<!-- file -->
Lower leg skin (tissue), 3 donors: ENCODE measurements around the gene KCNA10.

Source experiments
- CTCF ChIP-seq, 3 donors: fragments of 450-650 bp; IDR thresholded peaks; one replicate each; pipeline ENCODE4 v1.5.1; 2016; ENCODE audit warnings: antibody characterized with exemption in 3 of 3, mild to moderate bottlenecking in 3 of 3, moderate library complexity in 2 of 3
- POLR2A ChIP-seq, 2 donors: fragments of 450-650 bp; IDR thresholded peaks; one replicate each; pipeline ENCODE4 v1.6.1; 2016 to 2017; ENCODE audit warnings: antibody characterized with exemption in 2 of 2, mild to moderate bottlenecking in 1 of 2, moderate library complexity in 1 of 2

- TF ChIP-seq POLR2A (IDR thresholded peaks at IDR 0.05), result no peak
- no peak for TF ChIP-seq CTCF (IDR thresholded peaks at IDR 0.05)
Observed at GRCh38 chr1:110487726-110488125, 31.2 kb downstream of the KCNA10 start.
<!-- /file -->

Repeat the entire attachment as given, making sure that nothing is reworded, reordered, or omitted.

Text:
Lower leg skin (tissue), 3 donors: ENCODE measurements around the gene KCNA10.

Source experiments
- CTCF ChIP-seq, 3 donors: fragments of 450-650 bp; IDR thresholded peaks; one replicate each; pipeline ENCODE4 v1.5.1; 2016; ENCODE audit warnings: antibody characterized with exemption in 3 of 3, mild to moderate bottlenecking in 3 of 3, moderate library complexity in 2 of 3
- POLR2A ChIP-seq, 2 donors: fragments of 450-650 bp; IDR thresholded peaks; one replicate each; pipeline ENCODE4 v1.6.1; 2016 to 2017; ENCODE audit warnings: antibody characterized with exemption in 2 of 2, mild to moderate bottlenecking in 1 of 2, moderate library complexity in 1 of 2

- TF ChIP-seq POLR2A (IDR thresholded peaks at IDR 0.05), result no peak
- no peak for TF ChIP-seq CTCF (IDR thresholded peaks at IDR 0.05)
Observed at GRCh38 chr1:110487726-110488125, 31.2 kb downstream of the KCNA10 start.